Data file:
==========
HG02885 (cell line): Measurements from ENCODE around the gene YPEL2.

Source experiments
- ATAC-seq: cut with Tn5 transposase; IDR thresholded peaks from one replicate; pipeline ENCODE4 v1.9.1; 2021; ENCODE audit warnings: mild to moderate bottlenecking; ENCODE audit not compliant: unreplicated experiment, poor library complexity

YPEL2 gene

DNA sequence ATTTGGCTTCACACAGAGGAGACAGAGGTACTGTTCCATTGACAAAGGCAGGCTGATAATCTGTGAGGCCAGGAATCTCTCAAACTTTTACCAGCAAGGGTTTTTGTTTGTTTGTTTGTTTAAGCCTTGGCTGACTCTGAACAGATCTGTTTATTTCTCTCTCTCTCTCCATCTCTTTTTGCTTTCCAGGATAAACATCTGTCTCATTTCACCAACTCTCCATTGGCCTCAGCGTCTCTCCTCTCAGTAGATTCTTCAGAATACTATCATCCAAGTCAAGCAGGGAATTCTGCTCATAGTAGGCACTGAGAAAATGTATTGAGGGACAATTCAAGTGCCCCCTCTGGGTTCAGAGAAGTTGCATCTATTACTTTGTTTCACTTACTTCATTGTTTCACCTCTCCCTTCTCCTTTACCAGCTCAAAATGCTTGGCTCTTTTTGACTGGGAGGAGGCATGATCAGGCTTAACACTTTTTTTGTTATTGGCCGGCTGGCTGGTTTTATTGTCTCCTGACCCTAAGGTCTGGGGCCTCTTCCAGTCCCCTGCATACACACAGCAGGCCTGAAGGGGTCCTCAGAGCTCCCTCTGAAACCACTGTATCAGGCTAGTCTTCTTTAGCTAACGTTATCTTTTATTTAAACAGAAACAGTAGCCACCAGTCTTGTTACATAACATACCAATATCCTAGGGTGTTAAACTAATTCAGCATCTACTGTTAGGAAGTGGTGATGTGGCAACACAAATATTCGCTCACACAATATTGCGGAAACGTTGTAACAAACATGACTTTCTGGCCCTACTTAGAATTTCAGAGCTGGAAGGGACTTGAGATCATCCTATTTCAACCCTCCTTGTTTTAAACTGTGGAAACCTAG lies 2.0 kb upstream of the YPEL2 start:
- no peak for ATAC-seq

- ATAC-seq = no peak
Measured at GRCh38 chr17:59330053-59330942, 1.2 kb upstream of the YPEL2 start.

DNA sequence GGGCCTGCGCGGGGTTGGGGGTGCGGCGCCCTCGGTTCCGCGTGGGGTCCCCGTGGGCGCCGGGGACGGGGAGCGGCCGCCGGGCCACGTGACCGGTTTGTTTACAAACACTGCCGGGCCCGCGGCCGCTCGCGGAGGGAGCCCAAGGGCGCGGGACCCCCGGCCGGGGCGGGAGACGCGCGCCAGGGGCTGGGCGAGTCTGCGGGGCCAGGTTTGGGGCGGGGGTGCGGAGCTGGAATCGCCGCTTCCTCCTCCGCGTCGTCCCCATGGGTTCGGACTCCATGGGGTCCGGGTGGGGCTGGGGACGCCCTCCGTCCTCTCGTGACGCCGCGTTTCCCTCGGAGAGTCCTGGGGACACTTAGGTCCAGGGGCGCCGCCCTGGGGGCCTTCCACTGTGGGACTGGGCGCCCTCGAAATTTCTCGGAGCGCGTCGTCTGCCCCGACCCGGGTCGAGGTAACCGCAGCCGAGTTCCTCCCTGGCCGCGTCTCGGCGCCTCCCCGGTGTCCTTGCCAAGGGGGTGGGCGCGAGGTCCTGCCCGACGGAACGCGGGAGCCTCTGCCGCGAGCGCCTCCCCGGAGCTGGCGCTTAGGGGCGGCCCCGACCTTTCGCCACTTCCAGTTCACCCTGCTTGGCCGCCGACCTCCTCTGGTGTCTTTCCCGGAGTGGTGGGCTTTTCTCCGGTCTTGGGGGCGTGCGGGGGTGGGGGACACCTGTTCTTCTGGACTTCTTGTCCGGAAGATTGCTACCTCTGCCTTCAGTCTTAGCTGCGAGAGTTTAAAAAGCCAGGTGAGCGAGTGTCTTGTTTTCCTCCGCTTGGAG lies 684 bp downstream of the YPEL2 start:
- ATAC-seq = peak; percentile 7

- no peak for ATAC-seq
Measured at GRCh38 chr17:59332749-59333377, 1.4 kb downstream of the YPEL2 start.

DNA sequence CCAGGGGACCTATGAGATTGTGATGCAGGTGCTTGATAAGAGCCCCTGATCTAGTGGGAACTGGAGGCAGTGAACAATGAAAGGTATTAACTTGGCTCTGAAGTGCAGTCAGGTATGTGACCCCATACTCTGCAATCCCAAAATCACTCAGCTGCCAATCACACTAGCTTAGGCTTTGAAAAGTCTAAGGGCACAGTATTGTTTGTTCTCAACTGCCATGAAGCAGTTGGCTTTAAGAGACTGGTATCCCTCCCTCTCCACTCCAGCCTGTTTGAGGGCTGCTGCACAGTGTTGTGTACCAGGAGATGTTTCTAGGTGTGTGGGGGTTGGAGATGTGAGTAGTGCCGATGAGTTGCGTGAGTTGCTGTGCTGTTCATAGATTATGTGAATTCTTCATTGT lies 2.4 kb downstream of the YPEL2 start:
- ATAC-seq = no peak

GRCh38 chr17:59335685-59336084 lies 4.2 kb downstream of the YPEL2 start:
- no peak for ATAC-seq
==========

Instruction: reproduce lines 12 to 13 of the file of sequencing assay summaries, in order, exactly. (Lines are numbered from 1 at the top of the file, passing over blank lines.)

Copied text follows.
Measured at GRCh38 chr17:59332749-59333377, 1.4 kb downstream of the YPEL2 start.

DNA sequence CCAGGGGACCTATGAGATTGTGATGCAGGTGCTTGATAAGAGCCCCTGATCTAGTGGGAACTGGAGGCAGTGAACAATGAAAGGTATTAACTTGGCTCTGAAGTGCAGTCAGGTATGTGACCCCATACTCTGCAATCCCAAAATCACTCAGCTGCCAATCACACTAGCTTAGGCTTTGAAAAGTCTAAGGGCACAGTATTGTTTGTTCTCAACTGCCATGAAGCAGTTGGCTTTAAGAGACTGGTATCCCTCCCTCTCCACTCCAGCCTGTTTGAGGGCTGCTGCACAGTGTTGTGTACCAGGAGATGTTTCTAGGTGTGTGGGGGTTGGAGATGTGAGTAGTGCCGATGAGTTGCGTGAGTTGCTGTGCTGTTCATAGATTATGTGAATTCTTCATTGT lies 2.4 kb downstream of the YPEL2 start: